- Current Issue
SIGN IN to access Harper’s Magazine
1. Sign in to Customer Care using your account number or postal address.
2. Select Email/Password Information.
3. Enter your new information and click on Save My Changes.
Subscribers can find additional help here. Not a subscriber? Subscribe today!
In the absence of both urban planning and a functioning real estate market, Phnom Penh after the Khmer Rouge became a kind of uncontrolled laboratory for informal settlement. At the cinema – called Hemak Cheat – rows of shacks line the floor and stage of a former single-screen auditorium. One of its high walls is dramatically corroding from the steady flow of tik s’oeuy – literally, “dirty water”, or raw sewage – cascading down from another settlement on the roof. Hundreds of bats squeal constantly overhead, and the residents share the space with a large pile of their own garbage. Darkness is permanent, and the cobwebbed shacks sag and lean like laundry. The cinema is among the most squalid settings in the city, but its residents are in no hurry to leave: positioned a few short blocks from the city’s posh riverfront area and its Central Market, they live in a land of opportunity for scavengers, cyclo drivers, fruit sellers, waiters, dishwashers and beggars. –John Gravois, “Unsettling the slums,” The National
Many of the most interesting and hideous convenience food product failures of the last 25 years didn’t make it into Prepared Foods’ hallowed Annual. For example: I recently wrote a piece where I mentioned IncrEdibles, a late ’90s convenience food product. Packaged in cardboard tubes and available in flavors such as Macaroni & Cheese and Scrambled Eggs with Cheese & Sausage, IncrEdibles featured a stick at the bottom of the cardboard tube, so after you heated them up in the microwave, you could simply push into your mouth without utensils. Even though I have never actually seen an IncrEdible, every time I think about them, I am attacked by the one-two sensory punch of smelling Velveeta and hearing fake cheese squelch like living, spiral-shaped food slugs twisting around one another. –Meg Favreau, “A Matter of Convenience,” The Smart Set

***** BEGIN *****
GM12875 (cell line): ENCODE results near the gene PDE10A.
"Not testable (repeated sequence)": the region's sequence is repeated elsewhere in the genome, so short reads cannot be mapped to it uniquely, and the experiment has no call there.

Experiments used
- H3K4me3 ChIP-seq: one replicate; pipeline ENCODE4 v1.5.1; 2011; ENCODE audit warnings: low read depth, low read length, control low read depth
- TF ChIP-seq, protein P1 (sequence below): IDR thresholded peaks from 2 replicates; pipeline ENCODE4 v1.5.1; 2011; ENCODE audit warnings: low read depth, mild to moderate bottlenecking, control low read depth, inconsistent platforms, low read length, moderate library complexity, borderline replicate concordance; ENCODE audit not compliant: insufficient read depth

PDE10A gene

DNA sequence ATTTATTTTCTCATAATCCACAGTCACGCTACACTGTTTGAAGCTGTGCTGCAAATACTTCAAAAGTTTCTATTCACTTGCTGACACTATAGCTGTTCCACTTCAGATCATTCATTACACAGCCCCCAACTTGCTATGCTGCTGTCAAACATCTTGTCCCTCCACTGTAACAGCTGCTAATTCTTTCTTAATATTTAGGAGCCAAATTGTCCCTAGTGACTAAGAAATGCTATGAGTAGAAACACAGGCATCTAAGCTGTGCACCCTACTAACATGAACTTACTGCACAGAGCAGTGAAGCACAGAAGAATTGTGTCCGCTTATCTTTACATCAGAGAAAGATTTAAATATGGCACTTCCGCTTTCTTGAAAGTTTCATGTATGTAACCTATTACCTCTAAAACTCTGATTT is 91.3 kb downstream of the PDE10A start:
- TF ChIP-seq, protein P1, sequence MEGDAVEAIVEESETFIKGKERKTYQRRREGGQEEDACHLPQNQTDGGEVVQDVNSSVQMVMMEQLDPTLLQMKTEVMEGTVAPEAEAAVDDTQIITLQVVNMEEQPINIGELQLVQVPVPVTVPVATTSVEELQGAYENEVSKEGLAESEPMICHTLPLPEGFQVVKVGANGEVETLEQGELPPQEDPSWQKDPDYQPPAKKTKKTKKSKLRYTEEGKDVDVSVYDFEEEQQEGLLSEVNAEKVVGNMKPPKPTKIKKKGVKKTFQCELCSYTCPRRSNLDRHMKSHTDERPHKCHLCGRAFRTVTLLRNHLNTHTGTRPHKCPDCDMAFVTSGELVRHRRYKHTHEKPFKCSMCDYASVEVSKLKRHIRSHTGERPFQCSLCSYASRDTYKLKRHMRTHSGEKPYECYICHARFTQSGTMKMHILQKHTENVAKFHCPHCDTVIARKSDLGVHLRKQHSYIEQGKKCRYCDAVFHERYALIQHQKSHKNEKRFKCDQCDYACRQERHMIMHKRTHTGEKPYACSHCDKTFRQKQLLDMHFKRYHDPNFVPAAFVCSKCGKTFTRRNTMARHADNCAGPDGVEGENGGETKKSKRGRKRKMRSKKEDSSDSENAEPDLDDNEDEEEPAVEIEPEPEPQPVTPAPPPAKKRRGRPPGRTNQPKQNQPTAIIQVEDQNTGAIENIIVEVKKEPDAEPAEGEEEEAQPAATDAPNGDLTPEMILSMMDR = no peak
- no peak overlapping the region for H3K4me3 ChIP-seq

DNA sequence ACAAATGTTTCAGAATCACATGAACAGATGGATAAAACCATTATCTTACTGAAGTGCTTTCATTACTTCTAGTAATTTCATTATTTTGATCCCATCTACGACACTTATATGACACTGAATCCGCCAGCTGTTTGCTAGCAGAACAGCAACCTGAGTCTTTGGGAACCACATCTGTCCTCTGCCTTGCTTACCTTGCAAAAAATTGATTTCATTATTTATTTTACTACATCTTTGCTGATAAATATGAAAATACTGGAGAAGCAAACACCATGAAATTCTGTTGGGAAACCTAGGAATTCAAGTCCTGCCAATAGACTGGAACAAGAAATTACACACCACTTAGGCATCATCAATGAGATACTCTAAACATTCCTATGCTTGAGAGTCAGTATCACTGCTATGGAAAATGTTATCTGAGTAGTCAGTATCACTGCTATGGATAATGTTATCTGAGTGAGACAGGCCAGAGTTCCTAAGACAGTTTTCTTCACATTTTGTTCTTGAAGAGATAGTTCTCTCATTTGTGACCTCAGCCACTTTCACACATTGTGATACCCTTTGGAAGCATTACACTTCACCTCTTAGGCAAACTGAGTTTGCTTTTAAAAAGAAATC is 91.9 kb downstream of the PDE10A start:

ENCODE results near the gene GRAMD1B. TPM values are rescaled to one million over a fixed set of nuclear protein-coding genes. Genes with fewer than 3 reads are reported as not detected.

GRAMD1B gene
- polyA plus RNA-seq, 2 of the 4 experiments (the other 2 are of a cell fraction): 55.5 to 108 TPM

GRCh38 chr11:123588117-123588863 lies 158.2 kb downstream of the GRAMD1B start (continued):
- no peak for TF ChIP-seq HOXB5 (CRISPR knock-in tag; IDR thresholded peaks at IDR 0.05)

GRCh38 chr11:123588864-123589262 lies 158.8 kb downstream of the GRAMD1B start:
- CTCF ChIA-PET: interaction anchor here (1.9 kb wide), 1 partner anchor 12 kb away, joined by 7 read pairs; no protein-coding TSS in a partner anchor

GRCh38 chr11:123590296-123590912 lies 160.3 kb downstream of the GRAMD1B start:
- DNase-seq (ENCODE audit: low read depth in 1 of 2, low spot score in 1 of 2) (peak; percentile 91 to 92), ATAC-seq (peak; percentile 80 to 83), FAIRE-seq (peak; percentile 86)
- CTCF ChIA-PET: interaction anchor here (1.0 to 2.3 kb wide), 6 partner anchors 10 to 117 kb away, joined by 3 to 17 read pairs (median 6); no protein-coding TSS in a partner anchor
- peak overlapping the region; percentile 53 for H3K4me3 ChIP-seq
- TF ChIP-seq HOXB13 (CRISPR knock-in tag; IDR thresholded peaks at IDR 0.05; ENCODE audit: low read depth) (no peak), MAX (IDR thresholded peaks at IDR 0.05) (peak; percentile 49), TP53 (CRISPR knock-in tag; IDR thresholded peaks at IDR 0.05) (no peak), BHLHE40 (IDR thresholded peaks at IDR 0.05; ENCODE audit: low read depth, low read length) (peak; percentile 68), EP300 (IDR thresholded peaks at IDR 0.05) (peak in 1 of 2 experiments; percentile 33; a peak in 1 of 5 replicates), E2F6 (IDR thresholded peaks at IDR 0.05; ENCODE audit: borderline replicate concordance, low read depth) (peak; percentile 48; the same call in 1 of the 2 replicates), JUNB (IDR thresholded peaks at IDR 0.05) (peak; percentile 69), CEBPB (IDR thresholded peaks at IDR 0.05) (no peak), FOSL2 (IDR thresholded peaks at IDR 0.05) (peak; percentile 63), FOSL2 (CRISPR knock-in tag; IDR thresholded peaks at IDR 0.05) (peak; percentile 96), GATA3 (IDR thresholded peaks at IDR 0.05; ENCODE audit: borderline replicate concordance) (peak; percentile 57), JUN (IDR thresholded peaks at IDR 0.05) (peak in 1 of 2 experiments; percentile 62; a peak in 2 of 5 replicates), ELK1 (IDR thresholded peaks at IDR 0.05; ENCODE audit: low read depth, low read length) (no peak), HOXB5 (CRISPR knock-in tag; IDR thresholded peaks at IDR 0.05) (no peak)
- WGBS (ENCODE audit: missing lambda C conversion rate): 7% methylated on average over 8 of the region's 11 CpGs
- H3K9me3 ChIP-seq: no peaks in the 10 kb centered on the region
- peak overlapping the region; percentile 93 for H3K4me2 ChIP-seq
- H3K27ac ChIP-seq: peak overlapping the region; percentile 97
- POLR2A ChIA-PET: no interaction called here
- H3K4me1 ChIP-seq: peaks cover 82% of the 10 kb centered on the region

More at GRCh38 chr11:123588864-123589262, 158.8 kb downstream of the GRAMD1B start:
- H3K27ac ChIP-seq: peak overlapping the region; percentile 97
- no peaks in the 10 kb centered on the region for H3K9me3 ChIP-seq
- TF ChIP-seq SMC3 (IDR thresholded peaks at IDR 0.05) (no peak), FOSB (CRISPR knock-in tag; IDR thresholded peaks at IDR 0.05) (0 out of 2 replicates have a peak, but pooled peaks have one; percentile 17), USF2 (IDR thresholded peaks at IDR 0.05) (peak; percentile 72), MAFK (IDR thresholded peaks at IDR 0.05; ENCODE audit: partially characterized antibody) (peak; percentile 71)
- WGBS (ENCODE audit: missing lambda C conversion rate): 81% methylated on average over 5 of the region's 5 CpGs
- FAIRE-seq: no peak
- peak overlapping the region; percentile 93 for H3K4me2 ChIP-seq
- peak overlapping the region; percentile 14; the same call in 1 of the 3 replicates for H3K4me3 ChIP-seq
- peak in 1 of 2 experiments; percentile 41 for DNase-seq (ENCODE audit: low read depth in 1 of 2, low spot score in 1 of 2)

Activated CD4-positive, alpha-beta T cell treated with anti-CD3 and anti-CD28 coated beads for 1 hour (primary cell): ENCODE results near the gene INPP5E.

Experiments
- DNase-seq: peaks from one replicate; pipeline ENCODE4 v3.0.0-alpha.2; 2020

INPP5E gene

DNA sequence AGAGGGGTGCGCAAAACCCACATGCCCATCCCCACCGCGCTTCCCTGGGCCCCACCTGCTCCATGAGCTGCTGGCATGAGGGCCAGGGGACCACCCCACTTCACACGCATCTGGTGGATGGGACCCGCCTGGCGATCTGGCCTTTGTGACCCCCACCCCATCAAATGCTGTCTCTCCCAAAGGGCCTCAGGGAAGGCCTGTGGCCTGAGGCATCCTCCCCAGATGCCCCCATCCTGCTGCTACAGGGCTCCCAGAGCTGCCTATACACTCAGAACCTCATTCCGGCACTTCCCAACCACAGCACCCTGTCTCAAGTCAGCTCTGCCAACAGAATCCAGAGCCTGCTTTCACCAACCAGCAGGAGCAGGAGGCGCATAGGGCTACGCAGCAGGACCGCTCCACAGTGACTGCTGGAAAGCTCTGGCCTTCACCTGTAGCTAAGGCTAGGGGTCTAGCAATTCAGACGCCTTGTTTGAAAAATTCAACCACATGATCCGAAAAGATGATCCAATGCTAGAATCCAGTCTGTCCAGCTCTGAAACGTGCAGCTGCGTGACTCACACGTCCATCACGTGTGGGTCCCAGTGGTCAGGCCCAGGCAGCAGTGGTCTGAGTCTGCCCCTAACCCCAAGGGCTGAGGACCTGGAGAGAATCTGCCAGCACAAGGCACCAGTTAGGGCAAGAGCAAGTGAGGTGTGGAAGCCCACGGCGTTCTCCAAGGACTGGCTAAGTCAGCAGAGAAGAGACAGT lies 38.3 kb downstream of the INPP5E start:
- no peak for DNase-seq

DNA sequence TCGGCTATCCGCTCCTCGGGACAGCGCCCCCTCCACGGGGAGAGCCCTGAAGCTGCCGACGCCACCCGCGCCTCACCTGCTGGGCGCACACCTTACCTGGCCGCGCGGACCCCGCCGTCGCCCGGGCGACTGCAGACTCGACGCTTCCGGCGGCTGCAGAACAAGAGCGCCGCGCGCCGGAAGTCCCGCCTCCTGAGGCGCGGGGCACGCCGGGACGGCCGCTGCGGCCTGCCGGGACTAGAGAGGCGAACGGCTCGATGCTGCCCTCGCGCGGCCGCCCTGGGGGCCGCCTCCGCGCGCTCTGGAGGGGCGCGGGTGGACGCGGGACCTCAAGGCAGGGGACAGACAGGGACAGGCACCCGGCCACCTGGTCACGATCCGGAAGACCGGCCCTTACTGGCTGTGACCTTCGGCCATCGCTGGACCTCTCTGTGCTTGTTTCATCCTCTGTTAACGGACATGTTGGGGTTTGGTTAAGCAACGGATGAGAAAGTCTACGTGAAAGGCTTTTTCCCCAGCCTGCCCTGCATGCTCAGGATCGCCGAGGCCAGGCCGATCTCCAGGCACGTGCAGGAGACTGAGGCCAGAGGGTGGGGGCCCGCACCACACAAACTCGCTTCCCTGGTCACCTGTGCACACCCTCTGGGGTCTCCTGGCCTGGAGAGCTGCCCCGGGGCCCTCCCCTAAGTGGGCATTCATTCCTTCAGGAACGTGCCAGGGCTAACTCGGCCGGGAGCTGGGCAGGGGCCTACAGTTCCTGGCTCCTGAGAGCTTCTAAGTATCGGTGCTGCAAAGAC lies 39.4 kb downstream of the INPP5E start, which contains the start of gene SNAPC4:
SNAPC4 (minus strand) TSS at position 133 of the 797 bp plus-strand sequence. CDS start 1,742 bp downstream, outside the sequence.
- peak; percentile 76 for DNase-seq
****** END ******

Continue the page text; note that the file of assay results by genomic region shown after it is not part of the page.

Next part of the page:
Fye the dregs who weareth blootooth sets upon theyr heds. Do you speeketh to me or to demones wither sleepe tween your eares?
Flocke of hypsters mightily roarred past my hoarse-carte, stampeedding olde menne offreing free memorees on stix.
Wat ho, goatee’d man? Thy skinnee jenes hath byrn’d my corneyas. –Kari Anne Roy, “Chaucer Tweets the South by Southwest Festival,” McSweeney’s
More from Rafe Bartholomew:
Average portion of its yearly household expenditures that a South African family will spend on a funeral:
Neuroscientists were hoping to use rat brain waves to find people buried by earthquakes.
Four people were arrested for using a remote-controlled hexacopter to fly two pounds of tobacco to prisoners inside the yard at Calhoun State Prison in Georgia.
Subscribe to the Weekly Review newsletter. Don’t worry, we won’t sell your email address!
Notes on South Africa’s failed revolution
“I will never know what goes on in your mind, or what that shield of a smile behind which we try to advance should tell us.”